Incredibly, the first four-course dinner will be priced at $50 per person, not including tax and gratuities. This is well below similar dinners and offers “early adopters” an opportunity to experience what should quickly become a restaurant tradition.

“The introductory pricing will likely rise somewhat as we progress through our series to the $75 range. For now, we want to get the word out to the community,” said Isaac. There will be seating for 26 guests but if the dinner sells out some consideration will be given to increasing attendance.

“We want it to be an intimate and enjoyable experience so we do not want to sell an overly large number of seats,” said Robinson.

Interested diners are encouraged to attend the March 6 tasting and learn first sip about the wines to be poured at the 27th dinner. However, for those who know a good deal when they read one, reservations can be made anytime by calling the restaurant’s front of the house manager, Taylor Davenport at (540) 349-9339. NOTE: the March 27th dinner has been sold out. A second dinner is now scheduled for Sunday, March 31 at 6 p.m.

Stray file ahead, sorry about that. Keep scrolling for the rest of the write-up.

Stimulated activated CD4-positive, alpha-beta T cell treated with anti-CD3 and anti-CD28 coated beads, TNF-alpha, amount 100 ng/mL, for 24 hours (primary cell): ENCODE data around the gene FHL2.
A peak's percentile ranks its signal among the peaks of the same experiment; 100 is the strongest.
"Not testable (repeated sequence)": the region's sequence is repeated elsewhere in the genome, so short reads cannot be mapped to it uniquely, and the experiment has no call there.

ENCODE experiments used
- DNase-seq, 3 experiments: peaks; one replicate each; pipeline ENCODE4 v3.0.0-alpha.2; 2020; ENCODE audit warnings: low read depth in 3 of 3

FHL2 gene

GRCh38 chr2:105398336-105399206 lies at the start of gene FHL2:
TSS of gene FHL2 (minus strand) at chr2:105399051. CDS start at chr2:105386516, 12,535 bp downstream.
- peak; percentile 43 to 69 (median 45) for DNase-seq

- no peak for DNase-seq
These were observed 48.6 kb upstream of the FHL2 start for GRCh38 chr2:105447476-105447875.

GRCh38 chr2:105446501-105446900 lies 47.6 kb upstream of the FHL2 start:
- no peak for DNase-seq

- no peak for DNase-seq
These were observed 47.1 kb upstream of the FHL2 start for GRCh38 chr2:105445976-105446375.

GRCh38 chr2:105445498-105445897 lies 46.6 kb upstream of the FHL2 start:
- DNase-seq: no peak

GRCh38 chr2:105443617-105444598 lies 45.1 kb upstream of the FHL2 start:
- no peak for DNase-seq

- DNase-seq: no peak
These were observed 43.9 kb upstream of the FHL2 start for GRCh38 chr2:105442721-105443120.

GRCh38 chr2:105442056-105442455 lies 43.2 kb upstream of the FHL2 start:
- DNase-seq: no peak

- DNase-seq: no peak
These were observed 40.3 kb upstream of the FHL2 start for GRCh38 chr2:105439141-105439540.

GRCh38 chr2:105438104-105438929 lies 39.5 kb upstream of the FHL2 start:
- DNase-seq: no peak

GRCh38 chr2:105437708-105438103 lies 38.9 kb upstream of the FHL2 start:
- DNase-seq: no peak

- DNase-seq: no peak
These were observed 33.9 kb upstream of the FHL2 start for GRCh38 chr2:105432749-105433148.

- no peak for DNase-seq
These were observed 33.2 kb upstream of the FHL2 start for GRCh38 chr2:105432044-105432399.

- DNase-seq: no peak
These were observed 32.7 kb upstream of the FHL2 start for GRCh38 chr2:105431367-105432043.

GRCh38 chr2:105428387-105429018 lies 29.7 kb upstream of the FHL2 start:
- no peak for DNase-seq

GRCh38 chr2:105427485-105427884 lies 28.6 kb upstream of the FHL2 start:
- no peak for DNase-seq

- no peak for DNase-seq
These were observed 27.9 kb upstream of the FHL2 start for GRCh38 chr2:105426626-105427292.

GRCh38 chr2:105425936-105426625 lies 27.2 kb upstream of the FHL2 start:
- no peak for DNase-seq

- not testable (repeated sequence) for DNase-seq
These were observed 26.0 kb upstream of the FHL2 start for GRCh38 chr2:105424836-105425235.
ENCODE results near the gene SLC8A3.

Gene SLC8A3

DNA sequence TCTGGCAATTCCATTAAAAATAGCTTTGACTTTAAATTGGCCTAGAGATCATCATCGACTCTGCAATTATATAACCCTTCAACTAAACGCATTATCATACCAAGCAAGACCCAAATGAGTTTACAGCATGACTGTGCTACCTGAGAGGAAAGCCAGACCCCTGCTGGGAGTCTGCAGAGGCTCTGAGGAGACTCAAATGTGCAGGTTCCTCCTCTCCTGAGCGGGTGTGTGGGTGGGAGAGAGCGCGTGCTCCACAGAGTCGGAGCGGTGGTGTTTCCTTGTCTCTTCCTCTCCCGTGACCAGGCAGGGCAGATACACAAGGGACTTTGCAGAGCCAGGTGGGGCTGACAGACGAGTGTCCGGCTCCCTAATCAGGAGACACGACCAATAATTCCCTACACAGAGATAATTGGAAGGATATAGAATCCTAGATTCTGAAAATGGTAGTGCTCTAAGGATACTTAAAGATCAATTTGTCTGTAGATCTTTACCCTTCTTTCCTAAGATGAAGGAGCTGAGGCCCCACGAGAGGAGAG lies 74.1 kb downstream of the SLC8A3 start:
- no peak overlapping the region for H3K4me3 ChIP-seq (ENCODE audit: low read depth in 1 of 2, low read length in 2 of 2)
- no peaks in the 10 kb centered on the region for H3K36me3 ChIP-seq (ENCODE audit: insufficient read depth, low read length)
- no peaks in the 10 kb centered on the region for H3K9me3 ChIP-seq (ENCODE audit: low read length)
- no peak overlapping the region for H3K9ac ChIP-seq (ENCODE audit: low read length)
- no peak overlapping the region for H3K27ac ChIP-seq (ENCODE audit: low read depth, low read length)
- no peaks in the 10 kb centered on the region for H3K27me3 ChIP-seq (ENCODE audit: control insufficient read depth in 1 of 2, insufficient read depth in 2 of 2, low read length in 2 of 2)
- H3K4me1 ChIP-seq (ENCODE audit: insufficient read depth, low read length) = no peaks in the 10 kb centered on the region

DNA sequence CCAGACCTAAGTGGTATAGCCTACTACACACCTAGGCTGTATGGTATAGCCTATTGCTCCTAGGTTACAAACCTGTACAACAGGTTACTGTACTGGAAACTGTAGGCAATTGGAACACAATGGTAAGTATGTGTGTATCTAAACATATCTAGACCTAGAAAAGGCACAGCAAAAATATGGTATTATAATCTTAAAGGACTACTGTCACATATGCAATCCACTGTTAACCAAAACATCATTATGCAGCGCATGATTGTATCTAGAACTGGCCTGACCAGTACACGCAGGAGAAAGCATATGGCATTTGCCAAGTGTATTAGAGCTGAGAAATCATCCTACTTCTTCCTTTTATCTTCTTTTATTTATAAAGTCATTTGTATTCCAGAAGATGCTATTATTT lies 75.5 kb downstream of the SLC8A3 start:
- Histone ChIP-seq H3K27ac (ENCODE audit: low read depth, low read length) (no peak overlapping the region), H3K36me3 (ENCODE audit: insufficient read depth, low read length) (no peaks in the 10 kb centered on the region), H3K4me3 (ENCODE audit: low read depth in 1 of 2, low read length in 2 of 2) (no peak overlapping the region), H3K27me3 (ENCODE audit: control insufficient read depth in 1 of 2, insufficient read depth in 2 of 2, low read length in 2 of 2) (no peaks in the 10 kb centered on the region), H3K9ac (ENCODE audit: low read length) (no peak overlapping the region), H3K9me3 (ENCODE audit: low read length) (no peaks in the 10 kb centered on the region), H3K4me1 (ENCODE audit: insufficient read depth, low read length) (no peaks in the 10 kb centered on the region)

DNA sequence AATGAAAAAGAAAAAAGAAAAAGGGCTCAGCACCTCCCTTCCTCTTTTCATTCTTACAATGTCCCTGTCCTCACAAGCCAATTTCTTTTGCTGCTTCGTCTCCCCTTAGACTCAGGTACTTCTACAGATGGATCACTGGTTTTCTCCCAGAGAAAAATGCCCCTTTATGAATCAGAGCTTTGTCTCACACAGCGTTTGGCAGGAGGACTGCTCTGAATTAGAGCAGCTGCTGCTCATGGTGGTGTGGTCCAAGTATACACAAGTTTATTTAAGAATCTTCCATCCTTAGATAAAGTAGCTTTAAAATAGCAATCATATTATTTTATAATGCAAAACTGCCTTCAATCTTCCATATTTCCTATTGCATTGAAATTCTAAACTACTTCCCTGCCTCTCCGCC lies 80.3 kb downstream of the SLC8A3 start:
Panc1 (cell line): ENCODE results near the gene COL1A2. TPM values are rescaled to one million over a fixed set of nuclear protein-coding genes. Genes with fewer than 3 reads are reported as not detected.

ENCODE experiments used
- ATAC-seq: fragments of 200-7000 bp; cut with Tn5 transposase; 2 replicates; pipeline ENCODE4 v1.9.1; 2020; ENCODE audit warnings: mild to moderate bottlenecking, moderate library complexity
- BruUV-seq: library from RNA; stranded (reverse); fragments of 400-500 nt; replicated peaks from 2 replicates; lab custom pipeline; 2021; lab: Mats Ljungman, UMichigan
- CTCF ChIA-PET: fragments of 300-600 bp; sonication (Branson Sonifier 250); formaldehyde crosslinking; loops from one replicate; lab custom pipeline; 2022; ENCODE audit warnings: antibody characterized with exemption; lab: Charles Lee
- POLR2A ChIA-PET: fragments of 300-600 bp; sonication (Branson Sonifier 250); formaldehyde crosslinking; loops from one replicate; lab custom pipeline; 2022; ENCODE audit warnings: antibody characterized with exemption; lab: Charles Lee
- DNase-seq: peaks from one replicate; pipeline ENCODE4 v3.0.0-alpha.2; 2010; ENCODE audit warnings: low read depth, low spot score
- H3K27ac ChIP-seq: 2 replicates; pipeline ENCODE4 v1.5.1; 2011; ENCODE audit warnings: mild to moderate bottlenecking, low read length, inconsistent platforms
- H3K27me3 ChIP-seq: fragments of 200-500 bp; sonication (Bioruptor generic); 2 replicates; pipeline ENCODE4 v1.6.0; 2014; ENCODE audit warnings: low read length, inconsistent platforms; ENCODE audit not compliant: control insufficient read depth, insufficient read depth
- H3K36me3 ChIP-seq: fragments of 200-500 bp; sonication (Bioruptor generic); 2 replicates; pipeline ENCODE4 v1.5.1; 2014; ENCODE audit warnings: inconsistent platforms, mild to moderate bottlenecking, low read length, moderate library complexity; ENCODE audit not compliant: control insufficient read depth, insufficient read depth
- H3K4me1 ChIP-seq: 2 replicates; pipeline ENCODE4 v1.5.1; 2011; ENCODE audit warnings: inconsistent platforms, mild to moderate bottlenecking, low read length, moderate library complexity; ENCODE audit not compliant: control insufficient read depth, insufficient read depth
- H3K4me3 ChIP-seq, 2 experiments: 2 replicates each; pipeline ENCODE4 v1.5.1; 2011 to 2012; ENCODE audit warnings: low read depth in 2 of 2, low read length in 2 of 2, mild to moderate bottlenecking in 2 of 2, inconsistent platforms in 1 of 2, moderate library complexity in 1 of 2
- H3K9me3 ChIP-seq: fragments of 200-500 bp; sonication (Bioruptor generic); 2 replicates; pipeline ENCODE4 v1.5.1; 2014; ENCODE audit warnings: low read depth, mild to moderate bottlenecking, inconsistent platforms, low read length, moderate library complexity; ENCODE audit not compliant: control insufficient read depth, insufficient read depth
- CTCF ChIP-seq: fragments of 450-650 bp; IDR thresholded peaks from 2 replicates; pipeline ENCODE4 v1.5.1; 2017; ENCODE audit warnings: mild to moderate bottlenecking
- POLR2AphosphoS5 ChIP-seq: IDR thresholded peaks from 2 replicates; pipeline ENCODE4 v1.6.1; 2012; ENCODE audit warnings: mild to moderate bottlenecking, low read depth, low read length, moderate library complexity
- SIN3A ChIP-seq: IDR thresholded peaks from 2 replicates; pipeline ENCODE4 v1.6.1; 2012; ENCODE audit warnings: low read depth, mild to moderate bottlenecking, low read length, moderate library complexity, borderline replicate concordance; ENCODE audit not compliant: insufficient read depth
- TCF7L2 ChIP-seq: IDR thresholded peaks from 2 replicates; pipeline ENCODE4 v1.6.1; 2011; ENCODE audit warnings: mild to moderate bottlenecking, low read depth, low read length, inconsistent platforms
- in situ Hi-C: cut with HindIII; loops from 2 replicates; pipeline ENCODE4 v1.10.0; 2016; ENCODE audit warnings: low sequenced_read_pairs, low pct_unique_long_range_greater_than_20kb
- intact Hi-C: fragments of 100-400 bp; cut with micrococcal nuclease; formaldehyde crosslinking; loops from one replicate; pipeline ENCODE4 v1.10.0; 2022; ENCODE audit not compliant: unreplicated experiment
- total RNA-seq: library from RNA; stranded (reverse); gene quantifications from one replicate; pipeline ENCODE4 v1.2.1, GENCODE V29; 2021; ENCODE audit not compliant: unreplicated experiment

The whiskey producers for the April tasting and dinner have not been finalized but will be available on its website soon.

But wait, there’s more!
In addition to the new menus and dinners, Robinson says every third Wednesday of the month starting in April there will be a cigar and whiskey flight on the rooftop dining area. “It will be a blend of local and nationally known producers,” she said.

The restaurant’s wine list is comprised of some 25 selections while its whiskey list embraces 30 producers so no one will go thirsty when dropping by for a drink or dinner.